Shirts Today, Skins Tomorrow: Dual Contests and the Effects of Fragmentation in Self-Determination Disputes
Journal of Conflict Resolution
While theoretical models of conflict often treat actors as unitary, most self-determination groups are fragmented into a number of competing internal factions. This article presents a framework for understanding the "dual contests" that self-determination groups engage inâ€”the first with their host state and the second between co-ethnic factions within groups. Using a new data set of the number of factions within a sample of self-determination groups from 1960 to 2008, the authors find that competition between co-ethnic factions is a key determinant of their conflict behavior. More competing factions are associated with higher instances of violence against the state as well as more factional fighting and attacks on co-ethnic civilians. More factions using violence increases the chances that other factions will do so, and the entry of a new faction prompts violence from existing factions in a within-group contest for political relevance. These findings have implications for both theory and policy.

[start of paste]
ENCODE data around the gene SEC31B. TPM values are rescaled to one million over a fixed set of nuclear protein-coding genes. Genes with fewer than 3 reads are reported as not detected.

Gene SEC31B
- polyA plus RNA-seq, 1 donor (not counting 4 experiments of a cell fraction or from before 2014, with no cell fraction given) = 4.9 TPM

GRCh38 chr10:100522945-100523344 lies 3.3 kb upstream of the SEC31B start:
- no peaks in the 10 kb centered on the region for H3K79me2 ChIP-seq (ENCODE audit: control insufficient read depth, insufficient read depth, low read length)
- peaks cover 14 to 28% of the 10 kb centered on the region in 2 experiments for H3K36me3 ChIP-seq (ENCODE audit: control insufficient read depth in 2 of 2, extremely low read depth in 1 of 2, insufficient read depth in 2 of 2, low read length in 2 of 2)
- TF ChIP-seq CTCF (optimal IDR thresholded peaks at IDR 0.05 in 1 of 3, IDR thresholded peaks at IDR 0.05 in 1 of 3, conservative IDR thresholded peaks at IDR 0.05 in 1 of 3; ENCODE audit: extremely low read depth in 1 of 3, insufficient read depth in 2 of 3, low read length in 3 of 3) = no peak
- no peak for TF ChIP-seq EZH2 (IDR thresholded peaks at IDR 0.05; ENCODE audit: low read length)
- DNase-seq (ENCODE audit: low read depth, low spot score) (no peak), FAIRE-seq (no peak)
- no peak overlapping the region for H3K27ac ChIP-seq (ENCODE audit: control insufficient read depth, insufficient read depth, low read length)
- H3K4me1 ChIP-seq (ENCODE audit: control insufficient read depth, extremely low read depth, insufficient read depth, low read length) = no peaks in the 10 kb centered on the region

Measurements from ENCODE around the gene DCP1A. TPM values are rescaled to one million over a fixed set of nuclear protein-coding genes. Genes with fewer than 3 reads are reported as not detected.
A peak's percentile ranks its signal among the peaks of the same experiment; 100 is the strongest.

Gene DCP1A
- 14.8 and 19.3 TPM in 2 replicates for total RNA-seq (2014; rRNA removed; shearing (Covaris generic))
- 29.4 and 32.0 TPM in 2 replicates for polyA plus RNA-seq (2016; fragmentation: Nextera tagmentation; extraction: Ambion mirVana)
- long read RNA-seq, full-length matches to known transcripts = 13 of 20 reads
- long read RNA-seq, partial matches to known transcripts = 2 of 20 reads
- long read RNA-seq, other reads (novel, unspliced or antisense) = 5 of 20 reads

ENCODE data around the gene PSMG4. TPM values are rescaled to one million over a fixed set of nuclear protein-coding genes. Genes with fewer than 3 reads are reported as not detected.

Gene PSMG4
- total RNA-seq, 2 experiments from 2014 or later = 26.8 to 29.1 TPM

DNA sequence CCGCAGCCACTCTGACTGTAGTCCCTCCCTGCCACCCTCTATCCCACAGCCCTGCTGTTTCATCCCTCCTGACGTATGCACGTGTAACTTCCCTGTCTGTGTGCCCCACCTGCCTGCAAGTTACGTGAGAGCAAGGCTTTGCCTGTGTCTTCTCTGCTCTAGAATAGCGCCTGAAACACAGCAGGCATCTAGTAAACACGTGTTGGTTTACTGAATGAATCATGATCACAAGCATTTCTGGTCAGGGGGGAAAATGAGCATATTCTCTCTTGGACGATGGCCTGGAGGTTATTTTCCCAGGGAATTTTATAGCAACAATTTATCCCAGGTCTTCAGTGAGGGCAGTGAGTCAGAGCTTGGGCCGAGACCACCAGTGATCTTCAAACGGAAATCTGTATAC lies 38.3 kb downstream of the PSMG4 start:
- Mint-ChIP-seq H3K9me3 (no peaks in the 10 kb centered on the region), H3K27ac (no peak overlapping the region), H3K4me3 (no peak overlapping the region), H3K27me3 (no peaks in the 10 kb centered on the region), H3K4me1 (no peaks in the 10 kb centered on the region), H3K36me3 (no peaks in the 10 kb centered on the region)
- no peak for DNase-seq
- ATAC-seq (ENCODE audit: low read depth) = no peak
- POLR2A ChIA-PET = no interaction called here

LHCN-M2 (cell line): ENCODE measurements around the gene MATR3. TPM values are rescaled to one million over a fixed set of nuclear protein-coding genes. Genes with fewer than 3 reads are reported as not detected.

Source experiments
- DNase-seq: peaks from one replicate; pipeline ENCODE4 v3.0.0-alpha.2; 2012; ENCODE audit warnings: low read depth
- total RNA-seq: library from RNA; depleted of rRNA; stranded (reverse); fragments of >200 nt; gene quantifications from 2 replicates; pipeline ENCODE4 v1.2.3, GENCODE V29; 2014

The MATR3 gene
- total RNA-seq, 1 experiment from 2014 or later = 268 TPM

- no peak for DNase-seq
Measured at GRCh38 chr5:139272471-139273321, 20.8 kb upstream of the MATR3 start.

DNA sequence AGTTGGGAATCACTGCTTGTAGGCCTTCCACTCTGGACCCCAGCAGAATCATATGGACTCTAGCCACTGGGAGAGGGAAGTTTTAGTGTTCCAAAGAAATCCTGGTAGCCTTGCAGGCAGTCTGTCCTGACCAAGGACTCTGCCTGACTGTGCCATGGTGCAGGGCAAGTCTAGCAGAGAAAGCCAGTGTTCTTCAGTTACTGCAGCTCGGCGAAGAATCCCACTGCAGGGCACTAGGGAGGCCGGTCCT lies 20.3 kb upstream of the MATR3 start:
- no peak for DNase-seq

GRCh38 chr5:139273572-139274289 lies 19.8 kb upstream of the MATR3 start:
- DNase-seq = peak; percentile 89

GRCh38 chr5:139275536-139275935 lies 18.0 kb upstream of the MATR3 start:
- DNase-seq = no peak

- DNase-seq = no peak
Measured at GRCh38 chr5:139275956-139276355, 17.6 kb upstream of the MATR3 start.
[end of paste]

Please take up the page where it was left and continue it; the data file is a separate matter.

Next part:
Cunningham, K. G., Bakke, K. M., & Seymour, L. J. (2012). Shirts today, skins tomorrow dual contests and the effects of fragmentation in self-determination disputes. Journal of Conflict Resolution, 56(1), 67-93.